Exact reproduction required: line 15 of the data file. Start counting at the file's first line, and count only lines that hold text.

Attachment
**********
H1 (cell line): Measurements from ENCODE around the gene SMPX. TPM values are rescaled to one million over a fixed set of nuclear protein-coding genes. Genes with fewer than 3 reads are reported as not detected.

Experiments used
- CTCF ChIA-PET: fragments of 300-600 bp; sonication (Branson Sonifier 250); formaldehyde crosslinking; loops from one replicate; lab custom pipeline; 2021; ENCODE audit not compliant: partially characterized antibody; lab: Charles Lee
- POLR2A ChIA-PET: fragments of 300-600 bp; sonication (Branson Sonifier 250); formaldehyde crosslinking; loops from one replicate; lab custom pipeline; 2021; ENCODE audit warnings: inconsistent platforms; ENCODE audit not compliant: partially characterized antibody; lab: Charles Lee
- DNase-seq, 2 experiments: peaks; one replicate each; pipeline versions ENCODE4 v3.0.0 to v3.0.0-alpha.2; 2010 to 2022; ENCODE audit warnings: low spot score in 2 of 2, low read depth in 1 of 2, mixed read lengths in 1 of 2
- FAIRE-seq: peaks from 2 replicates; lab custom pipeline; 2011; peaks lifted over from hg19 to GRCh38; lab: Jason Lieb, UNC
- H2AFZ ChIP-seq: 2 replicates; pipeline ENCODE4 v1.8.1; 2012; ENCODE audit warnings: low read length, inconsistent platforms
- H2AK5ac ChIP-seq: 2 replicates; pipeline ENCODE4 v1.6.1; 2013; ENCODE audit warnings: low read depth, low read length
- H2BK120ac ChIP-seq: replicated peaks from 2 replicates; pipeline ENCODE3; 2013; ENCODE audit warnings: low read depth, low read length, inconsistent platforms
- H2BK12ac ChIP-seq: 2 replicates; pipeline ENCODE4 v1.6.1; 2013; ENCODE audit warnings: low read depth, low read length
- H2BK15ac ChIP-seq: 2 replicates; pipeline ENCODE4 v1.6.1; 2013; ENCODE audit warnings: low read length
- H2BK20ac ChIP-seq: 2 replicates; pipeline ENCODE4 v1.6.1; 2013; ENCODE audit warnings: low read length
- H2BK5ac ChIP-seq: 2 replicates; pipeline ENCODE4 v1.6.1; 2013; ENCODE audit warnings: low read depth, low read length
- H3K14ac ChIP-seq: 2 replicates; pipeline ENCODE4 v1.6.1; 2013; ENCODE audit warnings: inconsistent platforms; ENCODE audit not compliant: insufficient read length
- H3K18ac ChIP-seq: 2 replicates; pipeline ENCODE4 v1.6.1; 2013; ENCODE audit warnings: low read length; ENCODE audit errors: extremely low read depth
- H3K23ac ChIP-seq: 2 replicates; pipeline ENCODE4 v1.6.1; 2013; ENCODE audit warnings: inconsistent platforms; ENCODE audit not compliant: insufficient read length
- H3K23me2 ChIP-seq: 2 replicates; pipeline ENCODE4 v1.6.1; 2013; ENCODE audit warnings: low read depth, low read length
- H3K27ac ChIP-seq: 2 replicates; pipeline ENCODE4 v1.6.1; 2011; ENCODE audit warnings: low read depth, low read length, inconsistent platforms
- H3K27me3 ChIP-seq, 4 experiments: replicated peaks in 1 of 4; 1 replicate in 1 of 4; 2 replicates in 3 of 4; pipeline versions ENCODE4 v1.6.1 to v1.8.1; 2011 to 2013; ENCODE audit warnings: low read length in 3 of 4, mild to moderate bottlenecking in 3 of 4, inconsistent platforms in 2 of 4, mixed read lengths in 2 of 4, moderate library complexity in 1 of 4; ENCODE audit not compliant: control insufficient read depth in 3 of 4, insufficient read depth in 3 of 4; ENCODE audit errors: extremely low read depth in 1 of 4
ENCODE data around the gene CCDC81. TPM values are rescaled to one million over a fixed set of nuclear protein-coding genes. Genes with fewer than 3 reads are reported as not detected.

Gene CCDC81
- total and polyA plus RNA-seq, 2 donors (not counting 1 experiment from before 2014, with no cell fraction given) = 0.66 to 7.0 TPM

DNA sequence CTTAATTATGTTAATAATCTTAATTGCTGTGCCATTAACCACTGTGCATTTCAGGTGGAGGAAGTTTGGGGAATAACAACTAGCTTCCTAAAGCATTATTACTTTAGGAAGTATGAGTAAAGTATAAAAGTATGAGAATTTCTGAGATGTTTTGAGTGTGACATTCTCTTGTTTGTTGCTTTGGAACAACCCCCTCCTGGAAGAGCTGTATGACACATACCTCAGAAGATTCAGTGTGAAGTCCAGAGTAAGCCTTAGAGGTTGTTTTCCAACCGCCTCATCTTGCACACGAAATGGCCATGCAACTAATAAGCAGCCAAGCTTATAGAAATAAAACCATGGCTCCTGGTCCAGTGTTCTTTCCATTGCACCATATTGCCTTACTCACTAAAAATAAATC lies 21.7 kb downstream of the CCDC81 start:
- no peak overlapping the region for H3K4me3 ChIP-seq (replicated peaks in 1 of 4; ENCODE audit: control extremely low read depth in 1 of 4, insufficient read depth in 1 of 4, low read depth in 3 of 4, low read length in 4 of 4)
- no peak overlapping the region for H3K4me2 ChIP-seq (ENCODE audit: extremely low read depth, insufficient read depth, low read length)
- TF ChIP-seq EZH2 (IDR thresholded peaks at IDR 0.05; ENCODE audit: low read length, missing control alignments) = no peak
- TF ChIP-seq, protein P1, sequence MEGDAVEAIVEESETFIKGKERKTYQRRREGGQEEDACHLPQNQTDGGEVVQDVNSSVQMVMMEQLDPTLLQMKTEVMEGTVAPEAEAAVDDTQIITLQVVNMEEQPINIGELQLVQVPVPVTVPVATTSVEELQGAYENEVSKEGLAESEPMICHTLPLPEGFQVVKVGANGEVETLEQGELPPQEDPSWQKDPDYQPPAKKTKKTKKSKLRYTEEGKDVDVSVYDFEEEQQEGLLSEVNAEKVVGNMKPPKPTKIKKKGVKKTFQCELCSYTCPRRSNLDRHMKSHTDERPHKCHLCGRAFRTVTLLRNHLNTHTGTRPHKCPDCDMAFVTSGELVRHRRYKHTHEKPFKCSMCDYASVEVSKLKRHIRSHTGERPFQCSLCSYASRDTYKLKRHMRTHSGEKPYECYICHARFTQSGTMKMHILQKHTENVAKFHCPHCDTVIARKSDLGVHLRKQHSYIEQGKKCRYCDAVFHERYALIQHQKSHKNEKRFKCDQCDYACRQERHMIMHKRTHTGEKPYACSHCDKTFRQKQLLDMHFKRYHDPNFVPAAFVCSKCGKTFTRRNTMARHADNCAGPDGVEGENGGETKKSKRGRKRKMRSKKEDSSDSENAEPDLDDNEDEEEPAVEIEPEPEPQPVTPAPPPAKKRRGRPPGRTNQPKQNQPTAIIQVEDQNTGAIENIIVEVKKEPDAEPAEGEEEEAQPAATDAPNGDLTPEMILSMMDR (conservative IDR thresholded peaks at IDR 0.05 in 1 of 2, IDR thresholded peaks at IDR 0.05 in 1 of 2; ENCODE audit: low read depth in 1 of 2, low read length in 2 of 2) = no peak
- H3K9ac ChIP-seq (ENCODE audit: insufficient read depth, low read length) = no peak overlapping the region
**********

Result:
- H3K18ac ChIP-seq: 2 replicates; pipeline ENCODE4 v1.6.1; 2013; ENCODE audit warnings: low read length; ENCODE audit errors: extremely low read depth